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Figure 3: Three steps toward pliODF generation. (A) First, a FOM is divided into regular domains or super-voxels. The exemplarily enlarged super-voxel contains 40 × 40 × 1 native voxels representing three predominant fiber orientations, which show a relative frequency of occurrence of ~¼(blue color), ~¼(magenta color) and ~½(cyan color), respectively. The color sphere defines the relation between orientation and color-coding. (B) Second, a normalized directional histogram with a discretized binning on a unit sphere is created for each super-voxel. The relative fraction of fiber orientations assigned to a particular bin is reflected by the length of the colored solid angle originating from the middle of the sphere. The symmetry of the histogram with respect to point reflection across the center of the sphere is evident. Here, the total number of bins distributed over the sphere was set to 164 and the three predominant input fiber orientations are still preserved. (C) Third, a spherical harmonics expansion is used to approximate each directional histogram. Depending on the selected depth of expansion (e.g., to the 4th or the 6th band), orientation distribution features might become occluded by interpolation.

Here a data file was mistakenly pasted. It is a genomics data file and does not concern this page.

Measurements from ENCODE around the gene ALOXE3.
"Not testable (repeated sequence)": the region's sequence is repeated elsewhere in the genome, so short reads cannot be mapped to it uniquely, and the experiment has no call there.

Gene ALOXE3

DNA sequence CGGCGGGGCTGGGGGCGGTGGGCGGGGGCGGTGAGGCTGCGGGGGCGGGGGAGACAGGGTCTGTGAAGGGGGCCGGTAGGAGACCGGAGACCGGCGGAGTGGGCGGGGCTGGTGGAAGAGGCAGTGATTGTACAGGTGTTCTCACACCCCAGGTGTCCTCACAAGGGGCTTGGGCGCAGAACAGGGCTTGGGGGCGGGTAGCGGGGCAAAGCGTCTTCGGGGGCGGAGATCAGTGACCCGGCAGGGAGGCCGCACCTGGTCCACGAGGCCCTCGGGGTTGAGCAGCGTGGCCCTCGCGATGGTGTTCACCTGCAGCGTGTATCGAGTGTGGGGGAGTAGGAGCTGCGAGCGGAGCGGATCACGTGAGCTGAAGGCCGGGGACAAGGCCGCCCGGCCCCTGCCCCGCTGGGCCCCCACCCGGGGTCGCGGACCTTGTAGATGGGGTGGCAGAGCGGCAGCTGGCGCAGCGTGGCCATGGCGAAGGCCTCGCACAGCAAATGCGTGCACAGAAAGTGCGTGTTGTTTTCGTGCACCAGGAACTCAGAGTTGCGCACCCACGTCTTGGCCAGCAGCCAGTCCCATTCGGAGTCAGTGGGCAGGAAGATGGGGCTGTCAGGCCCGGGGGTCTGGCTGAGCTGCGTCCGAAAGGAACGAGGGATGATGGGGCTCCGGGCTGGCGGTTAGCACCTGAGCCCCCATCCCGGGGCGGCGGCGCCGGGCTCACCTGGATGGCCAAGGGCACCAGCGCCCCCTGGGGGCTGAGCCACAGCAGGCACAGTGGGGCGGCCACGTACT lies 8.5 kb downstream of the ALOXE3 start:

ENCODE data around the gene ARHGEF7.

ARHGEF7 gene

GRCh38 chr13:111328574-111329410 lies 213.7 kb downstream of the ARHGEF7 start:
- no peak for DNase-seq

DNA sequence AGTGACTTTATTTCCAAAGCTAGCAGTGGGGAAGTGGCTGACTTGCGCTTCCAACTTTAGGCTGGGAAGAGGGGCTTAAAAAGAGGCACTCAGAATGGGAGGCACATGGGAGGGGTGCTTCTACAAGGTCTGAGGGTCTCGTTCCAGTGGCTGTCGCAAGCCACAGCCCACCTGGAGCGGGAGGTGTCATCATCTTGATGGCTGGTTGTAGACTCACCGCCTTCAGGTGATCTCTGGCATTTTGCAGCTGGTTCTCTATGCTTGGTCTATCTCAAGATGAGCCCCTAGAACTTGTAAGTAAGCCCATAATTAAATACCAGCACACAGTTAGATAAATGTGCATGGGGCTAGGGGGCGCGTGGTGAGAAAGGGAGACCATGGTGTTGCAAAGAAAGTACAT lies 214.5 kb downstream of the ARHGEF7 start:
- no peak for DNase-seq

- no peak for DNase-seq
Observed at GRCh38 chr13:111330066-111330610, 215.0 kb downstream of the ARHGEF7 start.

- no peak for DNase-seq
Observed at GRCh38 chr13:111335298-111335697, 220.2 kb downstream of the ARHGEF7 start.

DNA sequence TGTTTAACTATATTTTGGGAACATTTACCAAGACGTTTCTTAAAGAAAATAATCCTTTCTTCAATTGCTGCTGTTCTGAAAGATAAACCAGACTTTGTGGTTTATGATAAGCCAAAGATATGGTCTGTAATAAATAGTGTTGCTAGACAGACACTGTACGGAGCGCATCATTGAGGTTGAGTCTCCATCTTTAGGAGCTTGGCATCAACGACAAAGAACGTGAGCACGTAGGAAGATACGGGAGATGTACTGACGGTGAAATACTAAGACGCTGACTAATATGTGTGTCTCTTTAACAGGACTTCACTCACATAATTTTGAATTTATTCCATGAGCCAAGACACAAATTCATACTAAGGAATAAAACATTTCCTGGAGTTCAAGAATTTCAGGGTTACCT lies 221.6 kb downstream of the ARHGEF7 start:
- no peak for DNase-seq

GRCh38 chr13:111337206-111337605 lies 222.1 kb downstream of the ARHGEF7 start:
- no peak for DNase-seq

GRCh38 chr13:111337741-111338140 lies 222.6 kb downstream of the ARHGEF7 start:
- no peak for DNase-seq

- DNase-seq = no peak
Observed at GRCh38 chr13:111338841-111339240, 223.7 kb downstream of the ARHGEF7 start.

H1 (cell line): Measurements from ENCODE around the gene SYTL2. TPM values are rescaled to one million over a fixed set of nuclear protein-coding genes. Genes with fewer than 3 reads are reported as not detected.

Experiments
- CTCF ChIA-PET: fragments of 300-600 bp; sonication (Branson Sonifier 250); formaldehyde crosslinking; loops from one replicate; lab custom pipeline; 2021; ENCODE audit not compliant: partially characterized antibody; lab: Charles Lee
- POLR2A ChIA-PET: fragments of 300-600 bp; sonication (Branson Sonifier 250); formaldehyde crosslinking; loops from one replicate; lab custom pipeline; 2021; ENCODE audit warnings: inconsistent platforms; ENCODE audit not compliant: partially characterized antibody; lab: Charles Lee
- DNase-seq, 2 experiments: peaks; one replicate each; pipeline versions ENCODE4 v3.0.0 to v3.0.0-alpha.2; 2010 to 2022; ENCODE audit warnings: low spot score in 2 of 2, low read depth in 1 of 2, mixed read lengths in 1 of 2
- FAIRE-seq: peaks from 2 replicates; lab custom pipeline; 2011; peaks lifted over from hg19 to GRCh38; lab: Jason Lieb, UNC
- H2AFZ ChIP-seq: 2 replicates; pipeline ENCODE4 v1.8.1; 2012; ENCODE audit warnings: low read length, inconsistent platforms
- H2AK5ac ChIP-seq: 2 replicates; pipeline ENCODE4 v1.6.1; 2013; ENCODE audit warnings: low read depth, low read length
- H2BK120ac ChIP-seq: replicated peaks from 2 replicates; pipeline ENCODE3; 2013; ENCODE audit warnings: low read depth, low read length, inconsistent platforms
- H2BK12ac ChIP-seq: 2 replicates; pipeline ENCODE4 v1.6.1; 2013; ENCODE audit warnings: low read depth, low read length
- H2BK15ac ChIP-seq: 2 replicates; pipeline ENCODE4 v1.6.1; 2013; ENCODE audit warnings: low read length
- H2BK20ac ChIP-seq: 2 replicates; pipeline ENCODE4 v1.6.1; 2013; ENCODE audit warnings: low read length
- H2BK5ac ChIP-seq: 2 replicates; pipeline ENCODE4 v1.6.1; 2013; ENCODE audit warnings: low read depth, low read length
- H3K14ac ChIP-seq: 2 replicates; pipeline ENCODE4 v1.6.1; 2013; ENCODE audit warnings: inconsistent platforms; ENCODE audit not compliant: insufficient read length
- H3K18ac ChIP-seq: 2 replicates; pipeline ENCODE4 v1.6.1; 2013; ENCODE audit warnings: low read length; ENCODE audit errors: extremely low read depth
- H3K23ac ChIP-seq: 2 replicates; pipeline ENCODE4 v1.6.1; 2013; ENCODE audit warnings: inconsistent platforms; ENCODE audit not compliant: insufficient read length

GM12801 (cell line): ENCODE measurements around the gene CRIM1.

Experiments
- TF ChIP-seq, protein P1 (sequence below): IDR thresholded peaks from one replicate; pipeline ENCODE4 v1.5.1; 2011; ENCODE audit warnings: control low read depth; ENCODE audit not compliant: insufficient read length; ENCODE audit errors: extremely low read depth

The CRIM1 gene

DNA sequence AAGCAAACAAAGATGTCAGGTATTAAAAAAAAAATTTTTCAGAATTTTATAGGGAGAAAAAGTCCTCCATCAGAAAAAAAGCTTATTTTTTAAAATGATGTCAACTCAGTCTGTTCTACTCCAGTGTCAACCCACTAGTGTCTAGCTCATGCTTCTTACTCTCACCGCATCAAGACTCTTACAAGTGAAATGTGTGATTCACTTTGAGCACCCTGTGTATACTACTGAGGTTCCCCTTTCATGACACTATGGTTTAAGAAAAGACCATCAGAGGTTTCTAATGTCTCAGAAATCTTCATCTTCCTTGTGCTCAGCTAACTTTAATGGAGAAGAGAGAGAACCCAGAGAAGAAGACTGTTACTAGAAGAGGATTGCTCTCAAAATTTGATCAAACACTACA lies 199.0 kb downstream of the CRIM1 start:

Mentions: In order to validate the different methodological steps employed to transfer a FOM into a set of orientation distribution functions, a well-defined template providing unambiguous structural macroscopic and microscopic features in terms of left/right, top/down and in-plane/out-of-plane orientations, was required. This dataset generated by means of SimPLI is shown in Figures 2A–D. It is composed of a stack of 18 images and comprises birefringent “fibers” forming human readable structures (“fiber bundles”), such as the capital letter “R” and the “±” sign. The line thickness of the letters (or the thickness of the “fiber bundles”) was chosen to be 20 pixels on average. The fiber inclination angles in “R” were all set to α = 0°, while the inclination angles were set to α = +45° and α = −45° for the “+” and “−” sign, respectively. The direction angles φ were aligned with the local structures using a right-handed coordinate system, i.e., the horizontal components (e.g., the “−“ sign) are identified by φ = 0° while the vertical components are represented by φ = 90°. The diagonal element of the “R” has a direction of φ = 135°. The background is composed of 90° inclined fibers corresponding to light intensity variations equal to zero. This dataset was subjected to the 3D-PLI analysis workflow to extract the corresponding FOM (Figures 2E, 3A).


Estimating Fiber Orientation Distribution Functions in 3D-Polarized Light Imaging.

Axer M, Strohmer S, Gräßel D, Bücker O, Dohmen M, Reckfort J, Zilles K, Amunts K - Front Neuroanat (2016)